The dry leaves are quite loosely pressed, and also sort of fluffy. They are also a bit more yellow/tan in color than tea usually is. Strong dry leaf aroma, mostly generic very fresh puerh. The taste is generally somewhat thin, with a chocolate toned vegetalness rather than the usual tomato character I typically get from Yunnan Sourcing's Ai Lao or Wuliang teas. A bit like YS '09/10 Manzhuan production without Yiwu character. I wouldn't say it's truly thin, as the character is clearly present, but it's sort of like the early brews of those young super vegetal Bingdaos in not having super-definable features. It's not too complex, but I find some small floral and fruit hints. This does have a tendency to generate a lingering bitterness in the finish in many brews. The soup aroma is present and similar to the taste. The viscosity is usually pretty good, and it's smooth on entry, but can definitely leave a fairly astringent feel in the mouth. I've caught a couple of deep feeling in throat and it can promote strong cooling at top of the throat. The aftertaste is mostly of a mouthcoat nature, nothing too interesting, particular compared to the previous wild tea stuff. This has a lot of caffeine, and I really woke up when I started this tea. I felt as if it had some qi midway through the session, but the back end didn't have much potency, so am not sure how truly strong in that department it is. It's not too dynamic, and gave me about ten-ish worthwhile brews.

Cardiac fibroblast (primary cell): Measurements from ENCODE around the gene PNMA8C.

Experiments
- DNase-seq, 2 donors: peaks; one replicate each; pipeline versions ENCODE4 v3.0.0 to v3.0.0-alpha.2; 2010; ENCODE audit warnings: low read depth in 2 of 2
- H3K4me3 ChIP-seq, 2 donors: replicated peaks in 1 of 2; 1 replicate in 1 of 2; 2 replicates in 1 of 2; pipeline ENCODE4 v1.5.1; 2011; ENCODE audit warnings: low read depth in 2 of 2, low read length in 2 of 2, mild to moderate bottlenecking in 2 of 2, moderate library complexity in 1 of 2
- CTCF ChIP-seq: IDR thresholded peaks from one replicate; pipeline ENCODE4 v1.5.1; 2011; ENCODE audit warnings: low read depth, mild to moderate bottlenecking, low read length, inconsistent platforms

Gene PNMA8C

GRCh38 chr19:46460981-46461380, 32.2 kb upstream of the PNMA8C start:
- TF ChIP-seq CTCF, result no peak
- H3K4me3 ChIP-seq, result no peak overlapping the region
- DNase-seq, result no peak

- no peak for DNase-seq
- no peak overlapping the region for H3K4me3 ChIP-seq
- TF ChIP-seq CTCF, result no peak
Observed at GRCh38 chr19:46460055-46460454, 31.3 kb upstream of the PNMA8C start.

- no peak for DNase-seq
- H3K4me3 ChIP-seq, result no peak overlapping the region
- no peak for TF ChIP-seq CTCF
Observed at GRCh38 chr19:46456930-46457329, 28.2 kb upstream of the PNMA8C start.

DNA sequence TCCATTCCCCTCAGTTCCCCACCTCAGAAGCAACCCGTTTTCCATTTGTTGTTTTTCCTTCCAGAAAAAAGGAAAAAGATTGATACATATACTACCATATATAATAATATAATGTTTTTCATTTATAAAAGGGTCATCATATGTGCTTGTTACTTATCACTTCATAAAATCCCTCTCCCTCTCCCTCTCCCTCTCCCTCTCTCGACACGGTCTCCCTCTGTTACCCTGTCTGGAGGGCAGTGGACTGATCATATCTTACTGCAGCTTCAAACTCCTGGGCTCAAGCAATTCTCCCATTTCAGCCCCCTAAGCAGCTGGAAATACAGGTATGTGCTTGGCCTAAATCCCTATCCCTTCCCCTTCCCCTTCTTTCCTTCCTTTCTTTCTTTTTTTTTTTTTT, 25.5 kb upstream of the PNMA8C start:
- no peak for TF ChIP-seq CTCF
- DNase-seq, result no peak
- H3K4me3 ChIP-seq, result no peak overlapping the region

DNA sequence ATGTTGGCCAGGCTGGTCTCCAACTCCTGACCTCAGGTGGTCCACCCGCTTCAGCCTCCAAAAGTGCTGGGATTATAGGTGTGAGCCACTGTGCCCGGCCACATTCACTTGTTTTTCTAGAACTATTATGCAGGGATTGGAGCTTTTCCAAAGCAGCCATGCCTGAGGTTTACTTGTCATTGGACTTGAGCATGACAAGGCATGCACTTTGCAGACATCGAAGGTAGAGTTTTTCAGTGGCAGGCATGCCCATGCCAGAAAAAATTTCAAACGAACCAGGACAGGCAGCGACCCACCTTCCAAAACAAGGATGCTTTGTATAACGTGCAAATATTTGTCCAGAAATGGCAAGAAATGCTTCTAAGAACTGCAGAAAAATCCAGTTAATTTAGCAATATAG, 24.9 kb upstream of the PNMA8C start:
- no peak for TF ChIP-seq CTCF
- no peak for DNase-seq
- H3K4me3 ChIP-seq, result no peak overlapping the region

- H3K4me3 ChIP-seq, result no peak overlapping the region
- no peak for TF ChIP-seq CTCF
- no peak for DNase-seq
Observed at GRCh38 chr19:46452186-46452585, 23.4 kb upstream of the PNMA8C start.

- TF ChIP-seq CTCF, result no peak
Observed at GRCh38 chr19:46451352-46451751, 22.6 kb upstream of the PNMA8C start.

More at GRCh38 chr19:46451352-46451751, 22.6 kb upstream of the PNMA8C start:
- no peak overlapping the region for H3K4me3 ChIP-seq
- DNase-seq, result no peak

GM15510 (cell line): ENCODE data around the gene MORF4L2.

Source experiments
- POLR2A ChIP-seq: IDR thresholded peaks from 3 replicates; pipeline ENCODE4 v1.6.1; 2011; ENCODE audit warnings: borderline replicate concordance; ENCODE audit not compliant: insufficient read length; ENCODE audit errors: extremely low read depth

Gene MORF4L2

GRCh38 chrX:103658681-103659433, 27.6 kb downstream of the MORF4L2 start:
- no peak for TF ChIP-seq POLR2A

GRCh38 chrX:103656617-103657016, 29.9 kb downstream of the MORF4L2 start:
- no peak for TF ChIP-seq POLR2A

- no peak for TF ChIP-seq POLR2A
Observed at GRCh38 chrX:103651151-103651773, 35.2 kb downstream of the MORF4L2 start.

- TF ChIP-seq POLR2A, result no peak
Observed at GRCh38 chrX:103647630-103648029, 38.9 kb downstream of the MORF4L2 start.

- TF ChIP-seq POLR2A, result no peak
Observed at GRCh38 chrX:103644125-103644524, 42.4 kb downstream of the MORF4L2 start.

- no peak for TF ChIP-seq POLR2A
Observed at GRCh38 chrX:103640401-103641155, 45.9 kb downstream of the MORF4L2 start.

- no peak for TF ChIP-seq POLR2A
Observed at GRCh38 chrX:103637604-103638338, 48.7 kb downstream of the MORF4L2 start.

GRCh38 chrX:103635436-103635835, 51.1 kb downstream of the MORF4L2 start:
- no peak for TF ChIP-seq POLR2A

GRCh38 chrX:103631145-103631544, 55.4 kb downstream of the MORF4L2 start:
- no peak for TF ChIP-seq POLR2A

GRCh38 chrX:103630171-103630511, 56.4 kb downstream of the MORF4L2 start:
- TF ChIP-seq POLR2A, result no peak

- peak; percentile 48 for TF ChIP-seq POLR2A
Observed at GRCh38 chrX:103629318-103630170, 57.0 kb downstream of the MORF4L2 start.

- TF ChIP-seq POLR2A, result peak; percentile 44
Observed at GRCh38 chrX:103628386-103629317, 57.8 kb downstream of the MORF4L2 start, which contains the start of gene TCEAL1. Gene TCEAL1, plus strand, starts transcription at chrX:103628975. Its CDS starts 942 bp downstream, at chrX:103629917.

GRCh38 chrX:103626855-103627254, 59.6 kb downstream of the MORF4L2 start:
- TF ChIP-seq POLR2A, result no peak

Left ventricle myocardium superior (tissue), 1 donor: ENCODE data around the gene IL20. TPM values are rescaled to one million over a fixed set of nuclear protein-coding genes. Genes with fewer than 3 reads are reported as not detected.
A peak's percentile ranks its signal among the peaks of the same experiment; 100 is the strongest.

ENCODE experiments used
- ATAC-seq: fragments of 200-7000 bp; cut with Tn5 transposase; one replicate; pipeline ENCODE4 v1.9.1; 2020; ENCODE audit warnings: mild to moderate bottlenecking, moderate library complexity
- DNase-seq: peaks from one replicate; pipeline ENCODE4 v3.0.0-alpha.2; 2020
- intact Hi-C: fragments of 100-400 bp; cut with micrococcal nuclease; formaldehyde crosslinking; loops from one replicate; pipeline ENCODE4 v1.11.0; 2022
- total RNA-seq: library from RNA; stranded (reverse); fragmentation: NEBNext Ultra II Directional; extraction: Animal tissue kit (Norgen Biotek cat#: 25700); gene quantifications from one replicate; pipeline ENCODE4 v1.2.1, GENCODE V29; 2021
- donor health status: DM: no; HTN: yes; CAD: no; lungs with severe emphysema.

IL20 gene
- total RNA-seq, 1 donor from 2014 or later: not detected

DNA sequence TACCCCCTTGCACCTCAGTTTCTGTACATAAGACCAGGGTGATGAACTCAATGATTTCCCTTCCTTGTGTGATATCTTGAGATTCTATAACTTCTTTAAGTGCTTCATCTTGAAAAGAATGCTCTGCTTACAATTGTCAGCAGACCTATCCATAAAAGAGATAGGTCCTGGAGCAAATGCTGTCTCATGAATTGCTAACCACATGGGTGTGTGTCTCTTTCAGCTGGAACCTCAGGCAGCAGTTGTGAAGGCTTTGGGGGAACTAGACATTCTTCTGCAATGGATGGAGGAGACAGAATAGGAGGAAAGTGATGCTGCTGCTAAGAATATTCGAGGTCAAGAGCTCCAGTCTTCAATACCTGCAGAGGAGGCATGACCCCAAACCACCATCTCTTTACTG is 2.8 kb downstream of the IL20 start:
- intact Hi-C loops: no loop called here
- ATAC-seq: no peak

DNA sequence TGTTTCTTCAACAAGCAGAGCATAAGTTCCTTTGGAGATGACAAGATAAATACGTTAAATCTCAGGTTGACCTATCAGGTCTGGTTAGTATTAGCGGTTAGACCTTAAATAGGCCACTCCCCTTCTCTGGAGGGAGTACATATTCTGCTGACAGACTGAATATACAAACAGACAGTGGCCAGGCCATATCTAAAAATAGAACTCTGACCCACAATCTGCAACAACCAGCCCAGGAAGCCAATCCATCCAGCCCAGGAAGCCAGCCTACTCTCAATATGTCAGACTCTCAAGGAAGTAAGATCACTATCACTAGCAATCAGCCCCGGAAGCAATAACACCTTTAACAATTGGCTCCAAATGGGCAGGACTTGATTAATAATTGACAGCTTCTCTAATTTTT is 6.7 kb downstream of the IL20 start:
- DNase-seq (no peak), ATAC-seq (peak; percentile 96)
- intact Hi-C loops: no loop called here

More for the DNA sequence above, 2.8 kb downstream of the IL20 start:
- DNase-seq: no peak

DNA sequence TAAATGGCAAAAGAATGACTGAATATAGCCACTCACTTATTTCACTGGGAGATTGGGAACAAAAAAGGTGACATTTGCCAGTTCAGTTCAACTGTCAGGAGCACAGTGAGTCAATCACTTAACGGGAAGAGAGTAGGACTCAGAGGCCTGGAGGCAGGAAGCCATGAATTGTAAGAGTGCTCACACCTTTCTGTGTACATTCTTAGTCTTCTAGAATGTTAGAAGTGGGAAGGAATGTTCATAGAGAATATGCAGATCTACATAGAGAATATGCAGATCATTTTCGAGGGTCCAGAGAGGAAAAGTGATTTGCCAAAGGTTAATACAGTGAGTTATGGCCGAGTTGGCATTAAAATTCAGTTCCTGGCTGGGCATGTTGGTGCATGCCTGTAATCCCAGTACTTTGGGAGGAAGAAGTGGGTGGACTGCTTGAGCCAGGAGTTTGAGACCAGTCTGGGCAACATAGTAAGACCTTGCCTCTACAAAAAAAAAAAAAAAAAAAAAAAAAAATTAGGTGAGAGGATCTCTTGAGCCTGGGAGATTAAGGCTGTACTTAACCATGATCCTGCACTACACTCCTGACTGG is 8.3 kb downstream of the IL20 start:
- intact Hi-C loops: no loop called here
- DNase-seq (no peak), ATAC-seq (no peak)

Okay so anyways, here's my thing--this seems to me like tea that is really far north, as it's not that far from the character of Xiaguan Cang-er tuos, or the Bo-Nan Mountain Yun-wu Yuan Cha sold at YS (tho' the flavor is very different from both). As such this tea pro-ba-bly will not age that much (without strong humidity). Also, this tea is unusually hard on my stomach, so I can't really think of it as an immediate drinker either. It has a number of flaws, like lingering bitterness and some astringency as well. It's in a price range where there's a lot of older teas that are much nicer for me to drink. It is a fairly unique tea, though. I think if I had money, I'd be unlikely to buy this except as a curiosity, and be more interested in Longlanxiang or Qishengu of relatively similar EoT's products.
To be crystal clear, I'm being conservative. I think this Wuliang B is somewhat of an out there tea that will obviously have its own aging process, hopefully at least as good as the Cang-er tuo, but I can't trust that it would be good five or ten years on. However, it's clearly not *that* much of a drink-now sort of tea. That puts it into a netherworld category. I *do* like the basic taste and idea of this tea, though, and can also think of it as a bizarro Bingdao.
Not so much sheng of the day, but breaking up sheng for tomorrow and beyond.